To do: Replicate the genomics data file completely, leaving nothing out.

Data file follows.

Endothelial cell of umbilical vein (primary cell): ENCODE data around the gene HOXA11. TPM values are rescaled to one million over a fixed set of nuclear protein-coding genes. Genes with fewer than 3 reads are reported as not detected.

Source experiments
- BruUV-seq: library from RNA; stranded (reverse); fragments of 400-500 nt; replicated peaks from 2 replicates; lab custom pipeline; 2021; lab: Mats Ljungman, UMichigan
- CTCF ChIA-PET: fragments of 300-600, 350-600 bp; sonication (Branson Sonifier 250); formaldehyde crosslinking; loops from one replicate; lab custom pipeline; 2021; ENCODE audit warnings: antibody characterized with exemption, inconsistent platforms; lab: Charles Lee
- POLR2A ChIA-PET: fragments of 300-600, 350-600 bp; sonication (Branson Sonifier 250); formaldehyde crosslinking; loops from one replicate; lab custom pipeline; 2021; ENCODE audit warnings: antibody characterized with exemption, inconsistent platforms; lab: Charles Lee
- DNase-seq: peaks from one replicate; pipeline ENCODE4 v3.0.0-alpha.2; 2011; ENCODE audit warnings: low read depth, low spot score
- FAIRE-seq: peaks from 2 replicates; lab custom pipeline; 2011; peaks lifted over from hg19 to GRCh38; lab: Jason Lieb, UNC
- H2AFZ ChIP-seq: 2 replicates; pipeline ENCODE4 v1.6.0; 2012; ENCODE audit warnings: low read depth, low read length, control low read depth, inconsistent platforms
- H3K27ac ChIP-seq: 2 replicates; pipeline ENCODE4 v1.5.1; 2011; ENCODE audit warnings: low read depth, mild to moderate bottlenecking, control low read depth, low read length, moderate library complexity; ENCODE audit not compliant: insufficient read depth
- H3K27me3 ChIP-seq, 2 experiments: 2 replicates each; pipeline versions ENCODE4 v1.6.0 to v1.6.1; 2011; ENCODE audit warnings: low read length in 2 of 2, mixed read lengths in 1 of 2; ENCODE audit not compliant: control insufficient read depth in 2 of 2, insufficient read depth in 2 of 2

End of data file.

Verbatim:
Endothelial cell of umbilical vein (primary cell): ENCODE data around the gene HOXA11. TPM values are rescaled to one million over a fixed set of nuclear protein-coding genes. Genes with fewer than 3 reads are reported as not detected.

Source experiments
- BruUV-seq: library from RNA; stranded (reverse); fragments of 400-500 nt; replicated peaks from 2 replicates; lab custom pipeline; 2021; lab: Mats Ljungman, UMichigan
- CTCF ChIA-PET: fragments of 300-600, 350-600 bp; sonication (Branson Sonifier 250); formaldehyde crosslinking; loops from one replicate; lab custom pipeline; 2021; ENCODE audit warnings: antibody characterized with exemption, inconsistent platforms; lab: Charles Lee
- POLR2A ChIA-PET: fragments of 300-600, 350-600 bp; sonication (Branson Sonifier 250); formaldehyde crosslinking; loops from one replicate; lab custom pipeline; 2021; ENCODE audit warnings: antibody characterized with exemption, inconsistent platforms; lab: Charles Lee
- DNase-seq: peaks from one replicate; pipeline ENCODE4 v3.0.0-alpha.2; 2011; ENCODE audit warnings: low read depth, low spot score
- FAIRE-seq: peaks from 2 replicates; lab custom pipeline; 2011; peaks lifted over from hg19 to GRCh38; lab: Jason Lieb, UNC
- H2AFZ ChIP-seq: 2 replicates; pipeline ENCODE4 v1.6.0; 2012; ENCODE audit warnings: low read depth, low read length, control low read depth, inconsistent platforms
- H3K27ac ChIP-seq: 2 replicates; pipeline ENCODE4 v1.5.1; 2011; ENCODE audit warnings: low read depth, mild to moderate bottlenecking, control low read depth, low read length, moderate library complexity; ENCODE audit not compliant: insufficient read depth
- H3K27me3 ChIP-seq, 2 experiments: 2 replicates each; pipeline versions ENCODE4 v1.6.0 to v1.6.1; 2011; ENCODE audit warnings: low read length in 2 of 2, mixed read lengths in 1 of 2; ENCODE audit not compliant: control insufficient read depth in 2 of 2, insufficient read depth in 2 of 2